After yesterday’s realization that I was directly the flow of learning too much in my class, I asked my students today to generate some questions they were interested in regarding probability. Here are their responses (posted also on the class blog at mrgrasley.wordpress.com).

1. What are the chances of winning the lottery?
2. What are the chances of finding a shiny Pokémon?
3. What are the chances of the earth being destroyed by an asteroid?
4. What are the odds it will snow tomorrow?
5. What are the chances of winning a car in Roll Up The Rim?
6. What are the chances of being “caller number 5” on a radio contest?
7. What are the chances of your seat being picked for the million-dollar shot at a basketball game?
8. What are the chances of being struck by lightning?
9. What are the chances of finding a \$100 bill on the ground?
10. What are the chances of getting all red lights on the way to work?
11. What is the probability that a solar storm wipes out Earth’s electronics?
12. What are the odds of an average poker hand winning?

I’m proud of their questions. I can see that some of them will be very difficult to answer, and others fairly easy. All of them will require some thinking about possible outcomes or statistical probability (which we haven’t studied yet, so that’s pretty awesome).

Tomorrow we’re going to start trying to solve these questions. I’ll give the students the list, and we’ll start drumming up solutions in groups using chart paper to record thinking. I’m pretty excited; I hope they are too. There is a ton of excellent learning that can come out of this.

# I made another mistake: missing out on inquiry and authenticity

I’m teaching MDM4U (Data Management) this semester and we’re starting to talk about probability. We’ve spent the last few weeks learning a bunch of counting techniques (permutations, anyone?) and soon we’ll be applying those techniques in this new context.

But I’m concerned about how teacher-directed everything has become, and how comfortable my students seem to be with that mode. When does their curiosity take control of our journey? How will their interests drive our learning?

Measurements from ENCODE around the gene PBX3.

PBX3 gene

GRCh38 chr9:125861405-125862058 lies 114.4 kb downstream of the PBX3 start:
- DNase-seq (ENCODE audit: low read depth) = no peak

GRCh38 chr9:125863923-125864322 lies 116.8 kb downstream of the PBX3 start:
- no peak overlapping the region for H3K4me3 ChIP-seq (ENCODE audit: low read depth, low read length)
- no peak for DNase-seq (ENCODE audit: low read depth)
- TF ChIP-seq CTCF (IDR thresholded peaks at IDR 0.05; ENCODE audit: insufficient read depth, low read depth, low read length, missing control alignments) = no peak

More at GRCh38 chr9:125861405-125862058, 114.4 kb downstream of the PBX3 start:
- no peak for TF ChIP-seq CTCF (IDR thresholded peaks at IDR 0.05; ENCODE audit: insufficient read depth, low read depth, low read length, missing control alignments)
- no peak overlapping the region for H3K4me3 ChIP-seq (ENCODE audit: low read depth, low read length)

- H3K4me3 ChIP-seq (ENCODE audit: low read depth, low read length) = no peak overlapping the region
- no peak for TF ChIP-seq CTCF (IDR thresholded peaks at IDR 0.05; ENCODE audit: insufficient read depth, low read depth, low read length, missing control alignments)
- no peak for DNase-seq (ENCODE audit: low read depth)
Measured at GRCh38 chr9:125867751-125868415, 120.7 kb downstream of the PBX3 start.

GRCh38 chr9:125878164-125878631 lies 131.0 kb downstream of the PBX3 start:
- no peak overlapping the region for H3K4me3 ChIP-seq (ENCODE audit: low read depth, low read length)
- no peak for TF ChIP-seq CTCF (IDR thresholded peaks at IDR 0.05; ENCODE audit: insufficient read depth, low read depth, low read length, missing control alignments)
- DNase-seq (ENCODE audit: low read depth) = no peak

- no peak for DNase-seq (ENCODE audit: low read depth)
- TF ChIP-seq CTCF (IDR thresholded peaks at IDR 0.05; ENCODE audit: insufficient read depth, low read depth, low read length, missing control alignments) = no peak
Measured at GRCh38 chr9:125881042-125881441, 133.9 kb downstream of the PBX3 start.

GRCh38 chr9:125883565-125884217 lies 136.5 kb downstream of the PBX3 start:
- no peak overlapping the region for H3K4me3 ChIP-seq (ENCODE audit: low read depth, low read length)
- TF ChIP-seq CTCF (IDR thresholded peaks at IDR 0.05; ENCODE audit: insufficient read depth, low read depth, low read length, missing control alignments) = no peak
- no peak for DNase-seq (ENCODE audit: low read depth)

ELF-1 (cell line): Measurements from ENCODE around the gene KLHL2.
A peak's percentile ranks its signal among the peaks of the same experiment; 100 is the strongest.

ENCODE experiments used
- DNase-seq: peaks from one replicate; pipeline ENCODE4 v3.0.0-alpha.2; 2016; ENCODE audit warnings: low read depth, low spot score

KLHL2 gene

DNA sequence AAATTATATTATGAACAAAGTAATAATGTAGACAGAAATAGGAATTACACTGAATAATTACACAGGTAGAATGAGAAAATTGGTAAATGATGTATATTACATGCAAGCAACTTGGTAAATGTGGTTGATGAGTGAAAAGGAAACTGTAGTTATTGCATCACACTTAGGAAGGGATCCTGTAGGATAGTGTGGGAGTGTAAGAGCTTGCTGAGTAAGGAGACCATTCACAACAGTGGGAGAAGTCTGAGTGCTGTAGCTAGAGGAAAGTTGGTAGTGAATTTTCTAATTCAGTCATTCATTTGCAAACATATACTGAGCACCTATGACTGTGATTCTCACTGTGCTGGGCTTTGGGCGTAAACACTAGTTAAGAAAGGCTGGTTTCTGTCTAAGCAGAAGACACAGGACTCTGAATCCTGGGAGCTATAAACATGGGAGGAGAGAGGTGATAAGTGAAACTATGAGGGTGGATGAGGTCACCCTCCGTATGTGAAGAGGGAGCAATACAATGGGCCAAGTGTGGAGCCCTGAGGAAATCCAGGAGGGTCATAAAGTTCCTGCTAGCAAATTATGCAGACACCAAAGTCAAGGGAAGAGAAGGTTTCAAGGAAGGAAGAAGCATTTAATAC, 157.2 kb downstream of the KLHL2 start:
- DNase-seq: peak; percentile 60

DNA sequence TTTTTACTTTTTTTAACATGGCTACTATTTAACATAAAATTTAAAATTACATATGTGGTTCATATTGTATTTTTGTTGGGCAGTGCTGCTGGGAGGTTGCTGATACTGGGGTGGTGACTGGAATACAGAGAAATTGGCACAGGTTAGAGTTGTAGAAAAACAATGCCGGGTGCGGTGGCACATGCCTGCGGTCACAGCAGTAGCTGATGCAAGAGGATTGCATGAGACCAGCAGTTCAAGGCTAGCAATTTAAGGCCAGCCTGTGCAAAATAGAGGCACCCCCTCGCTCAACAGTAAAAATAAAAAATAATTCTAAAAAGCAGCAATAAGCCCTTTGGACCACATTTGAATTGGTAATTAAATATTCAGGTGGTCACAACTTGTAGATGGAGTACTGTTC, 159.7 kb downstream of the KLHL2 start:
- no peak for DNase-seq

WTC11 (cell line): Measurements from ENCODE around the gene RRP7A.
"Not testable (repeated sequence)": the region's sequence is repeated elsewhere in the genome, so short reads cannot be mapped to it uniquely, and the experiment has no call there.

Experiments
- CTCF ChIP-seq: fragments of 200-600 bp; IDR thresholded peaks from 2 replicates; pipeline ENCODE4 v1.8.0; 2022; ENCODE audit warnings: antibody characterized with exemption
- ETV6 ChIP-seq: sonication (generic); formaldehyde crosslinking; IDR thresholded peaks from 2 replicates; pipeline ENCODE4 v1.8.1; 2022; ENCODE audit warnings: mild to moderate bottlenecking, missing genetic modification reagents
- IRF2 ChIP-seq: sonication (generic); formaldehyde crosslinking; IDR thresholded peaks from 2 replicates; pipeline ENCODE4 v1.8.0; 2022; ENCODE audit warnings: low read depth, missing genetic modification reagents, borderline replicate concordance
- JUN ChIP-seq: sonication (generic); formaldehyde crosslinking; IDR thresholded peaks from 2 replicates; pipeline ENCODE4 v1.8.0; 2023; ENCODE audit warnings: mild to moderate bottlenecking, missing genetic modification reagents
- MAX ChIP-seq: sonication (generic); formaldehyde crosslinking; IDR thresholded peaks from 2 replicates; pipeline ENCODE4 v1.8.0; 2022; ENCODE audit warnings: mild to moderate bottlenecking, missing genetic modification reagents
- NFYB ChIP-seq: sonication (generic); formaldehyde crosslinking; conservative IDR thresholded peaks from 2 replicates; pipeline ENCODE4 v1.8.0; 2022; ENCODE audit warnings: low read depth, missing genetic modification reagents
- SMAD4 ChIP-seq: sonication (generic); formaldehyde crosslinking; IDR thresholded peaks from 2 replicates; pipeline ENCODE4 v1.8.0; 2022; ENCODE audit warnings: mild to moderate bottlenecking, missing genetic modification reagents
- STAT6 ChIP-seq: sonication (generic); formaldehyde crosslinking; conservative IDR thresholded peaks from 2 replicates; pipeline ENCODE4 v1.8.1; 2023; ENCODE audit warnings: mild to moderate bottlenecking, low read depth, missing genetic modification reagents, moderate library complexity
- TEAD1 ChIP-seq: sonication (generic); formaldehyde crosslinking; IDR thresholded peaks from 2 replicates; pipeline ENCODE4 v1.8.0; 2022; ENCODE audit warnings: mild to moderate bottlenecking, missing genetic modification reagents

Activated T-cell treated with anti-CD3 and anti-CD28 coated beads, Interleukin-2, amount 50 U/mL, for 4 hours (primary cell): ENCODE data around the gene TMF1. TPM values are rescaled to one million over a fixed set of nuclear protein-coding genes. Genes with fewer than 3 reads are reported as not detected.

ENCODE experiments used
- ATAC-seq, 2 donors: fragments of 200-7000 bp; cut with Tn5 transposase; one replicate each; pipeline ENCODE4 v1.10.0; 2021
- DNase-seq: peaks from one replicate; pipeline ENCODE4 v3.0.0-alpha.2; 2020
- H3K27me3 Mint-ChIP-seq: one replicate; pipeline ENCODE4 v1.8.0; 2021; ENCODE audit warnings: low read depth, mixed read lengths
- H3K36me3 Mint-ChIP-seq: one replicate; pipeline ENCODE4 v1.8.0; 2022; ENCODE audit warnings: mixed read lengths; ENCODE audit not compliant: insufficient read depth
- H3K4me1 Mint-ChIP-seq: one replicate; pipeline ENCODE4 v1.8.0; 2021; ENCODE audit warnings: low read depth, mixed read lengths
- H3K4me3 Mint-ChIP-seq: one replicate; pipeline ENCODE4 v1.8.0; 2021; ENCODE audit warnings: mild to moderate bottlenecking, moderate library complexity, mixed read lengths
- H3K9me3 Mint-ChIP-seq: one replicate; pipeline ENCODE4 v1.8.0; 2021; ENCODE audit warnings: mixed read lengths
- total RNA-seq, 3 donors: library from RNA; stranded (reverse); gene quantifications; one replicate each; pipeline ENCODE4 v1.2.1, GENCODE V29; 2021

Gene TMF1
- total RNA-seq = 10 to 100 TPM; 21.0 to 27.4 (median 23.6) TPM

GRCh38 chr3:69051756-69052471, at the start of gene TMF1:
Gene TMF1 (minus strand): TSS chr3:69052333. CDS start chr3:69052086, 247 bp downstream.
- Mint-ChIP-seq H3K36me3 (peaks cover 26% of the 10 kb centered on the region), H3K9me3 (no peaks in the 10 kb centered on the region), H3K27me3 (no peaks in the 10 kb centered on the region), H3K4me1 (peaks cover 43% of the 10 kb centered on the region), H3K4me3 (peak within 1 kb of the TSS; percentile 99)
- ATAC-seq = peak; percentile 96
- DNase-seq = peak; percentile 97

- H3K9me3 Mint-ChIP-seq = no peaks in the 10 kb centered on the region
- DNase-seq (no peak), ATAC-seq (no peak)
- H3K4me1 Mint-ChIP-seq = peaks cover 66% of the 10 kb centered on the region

On the first day of the probability section I was speaking with the entire class about the sorts of probabilities they would be familiar with: chance of rain, poker, winning a football game, etc. One student asked, “What are the chances of winning the lottery?”

And I made a big mistake.

I told him, “We’re going to look at that when we have a few more tools to work with.”

I should have said, “Let’s try to figure that out. Now.”

His curiosity would certainly have driven him and other students to pursue an answer to that question. No, they don’t necessarily have the skills to answer that yet (some would), but I also don’t need to teach a bunch of lessons before they can start.

I should have encouraged him to frame that question mathematically, identify the information that would be needed to solve it, and begin to do so.

Instead I put him off and went on with my boring talk about rolling dice and flipping coins. I missed a great opportunity for authentic learning in favour of simple, canned questions.

So, my deepest apologies to that young man and to the rest of the class. Tomorrow, I fix it. Tomorrow, you will decide what you want to learn, and then you’ll learn it, and I’ll be there to coach you along the way.